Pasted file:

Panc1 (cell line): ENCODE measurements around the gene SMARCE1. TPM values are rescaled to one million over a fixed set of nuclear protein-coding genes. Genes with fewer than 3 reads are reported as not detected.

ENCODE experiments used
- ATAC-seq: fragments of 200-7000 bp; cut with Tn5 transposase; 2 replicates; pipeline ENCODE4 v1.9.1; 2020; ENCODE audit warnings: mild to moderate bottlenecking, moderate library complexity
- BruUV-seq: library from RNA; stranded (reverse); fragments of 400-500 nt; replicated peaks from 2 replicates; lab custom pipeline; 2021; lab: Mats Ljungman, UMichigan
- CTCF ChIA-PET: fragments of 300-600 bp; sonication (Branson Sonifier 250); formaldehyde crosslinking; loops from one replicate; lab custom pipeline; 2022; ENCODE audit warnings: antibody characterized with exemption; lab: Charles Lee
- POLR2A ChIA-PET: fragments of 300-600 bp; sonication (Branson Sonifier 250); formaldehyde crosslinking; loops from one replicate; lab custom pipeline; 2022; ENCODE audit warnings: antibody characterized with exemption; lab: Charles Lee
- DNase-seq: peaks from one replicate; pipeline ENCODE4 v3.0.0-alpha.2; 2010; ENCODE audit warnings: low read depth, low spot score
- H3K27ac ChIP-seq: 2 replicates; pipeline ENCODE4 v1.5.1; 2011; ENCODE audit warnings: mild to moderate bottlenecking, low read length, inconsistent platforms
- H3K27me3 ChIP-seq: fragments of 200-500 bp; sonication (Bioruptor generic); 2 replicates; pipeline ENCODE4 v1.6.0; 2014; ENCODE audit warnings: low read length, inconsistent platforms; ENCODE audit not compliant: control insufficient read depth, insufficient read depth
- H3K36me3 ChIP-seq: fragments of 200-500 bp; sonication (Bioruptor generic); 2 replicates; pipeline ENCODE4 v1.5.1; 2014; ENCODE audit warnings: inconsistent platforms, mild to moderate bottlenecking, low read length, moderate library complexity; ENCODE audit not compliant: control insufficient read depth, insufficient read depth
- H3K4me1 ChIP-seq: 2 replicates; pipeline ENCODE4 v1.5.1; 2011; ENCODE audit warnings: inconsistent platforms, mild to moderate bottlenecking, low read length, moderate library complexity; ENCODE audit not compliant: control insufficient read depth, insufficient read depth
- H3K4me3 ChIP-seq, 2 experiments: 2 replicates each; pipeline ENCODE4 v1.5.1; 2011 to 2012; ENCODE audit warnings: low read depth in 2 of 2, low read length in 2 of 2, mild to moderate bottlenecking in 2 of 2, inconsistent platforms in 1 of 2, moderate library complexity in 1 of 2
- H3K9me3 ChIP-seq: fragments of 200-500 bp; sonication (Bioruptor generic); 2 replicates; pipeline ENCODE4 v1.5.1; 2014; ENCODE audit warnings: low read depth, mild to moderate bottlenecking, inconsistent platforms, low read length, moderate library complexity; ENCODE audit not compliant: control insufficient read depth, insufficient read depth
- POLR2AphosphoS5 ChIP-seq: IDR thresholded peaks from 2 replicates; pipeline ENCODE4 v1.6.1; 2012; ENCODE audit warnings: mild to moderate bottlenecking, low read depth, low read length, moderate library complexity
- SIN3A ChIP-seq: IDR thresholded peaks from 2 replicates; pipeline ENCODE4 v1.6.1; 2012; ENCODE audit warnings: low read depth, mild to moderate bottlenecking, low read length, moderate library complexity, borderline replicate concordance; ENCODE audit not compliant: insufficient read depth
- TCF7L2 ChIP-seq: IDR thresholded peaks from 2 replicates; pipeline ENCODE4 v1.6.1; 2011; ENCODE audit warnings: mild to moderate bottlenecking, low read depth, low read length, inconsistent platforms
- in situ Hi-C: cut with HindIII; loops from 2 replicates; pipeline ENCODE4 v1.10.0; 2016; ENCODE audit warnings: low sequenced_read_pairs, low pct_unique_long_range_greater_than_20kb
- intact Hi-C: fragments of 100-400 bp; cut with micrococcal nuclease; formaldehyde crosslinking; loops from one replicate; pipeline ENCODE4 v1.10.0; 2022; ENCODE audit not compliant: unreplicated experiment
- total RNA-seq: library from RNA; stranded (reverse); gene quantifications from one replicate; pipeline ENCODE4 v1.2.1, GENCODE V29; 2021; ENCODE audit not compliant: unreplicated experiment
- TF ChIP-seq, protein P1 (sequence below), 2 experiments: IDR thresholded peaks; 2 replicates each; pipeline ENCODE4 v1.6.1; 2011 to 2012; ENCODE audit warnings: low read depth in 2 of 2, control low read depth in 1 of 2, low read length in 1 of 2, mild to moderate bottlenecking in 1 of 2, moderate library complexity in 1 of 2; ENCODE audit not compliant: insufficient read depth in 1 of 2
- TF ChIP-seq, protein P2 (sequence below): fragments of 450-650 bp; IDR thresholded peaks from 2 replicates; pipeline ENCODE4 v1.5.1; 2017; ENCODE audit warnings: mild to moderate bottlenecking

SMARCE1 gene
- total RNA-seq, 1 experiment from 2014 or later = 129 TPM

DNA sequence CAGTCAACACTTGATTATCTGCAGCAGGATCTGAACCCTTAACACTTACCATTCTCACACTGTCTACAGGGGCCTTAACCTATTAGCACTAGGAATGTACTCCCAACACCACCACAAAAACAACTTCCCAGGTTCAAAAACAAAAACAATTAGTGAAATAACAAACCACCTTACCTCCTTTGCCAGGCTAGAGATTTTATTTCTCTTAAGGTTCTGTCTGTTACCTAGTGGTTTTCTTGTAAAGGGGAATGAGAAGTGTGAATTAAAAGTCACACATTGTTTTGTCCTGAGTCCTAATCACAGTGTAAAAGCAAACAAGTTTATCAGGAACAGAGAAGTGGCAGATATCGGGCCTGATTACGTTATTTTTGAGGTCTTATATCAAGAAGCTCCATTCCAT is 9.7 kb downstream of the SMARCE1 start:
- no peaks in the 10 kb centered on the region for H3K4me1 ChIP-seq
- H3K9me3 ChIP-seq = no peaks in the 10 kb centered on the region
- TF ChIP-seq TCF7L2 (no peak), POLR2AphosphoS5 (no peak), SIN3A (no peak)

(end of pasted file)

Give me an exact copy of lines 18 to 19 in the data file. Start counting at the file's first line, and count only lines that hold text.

- intact Hi-C: fragments of 100-400 bp; cut with micrococcal nuclease; formaldehyde crosslinking; loops from one replicate; pipeline ENCODE4 v1.10.0; 2022; ENCODE audit not compliant: unreplicated experiment
- total RNA-seq: library from RNA; stranded (reverse); gene quantifications from one replicate; pipeline ENCODE4 v1.2.1, GENCODE V29; 2021; ENCODE audit not compliant: unreplicated experiment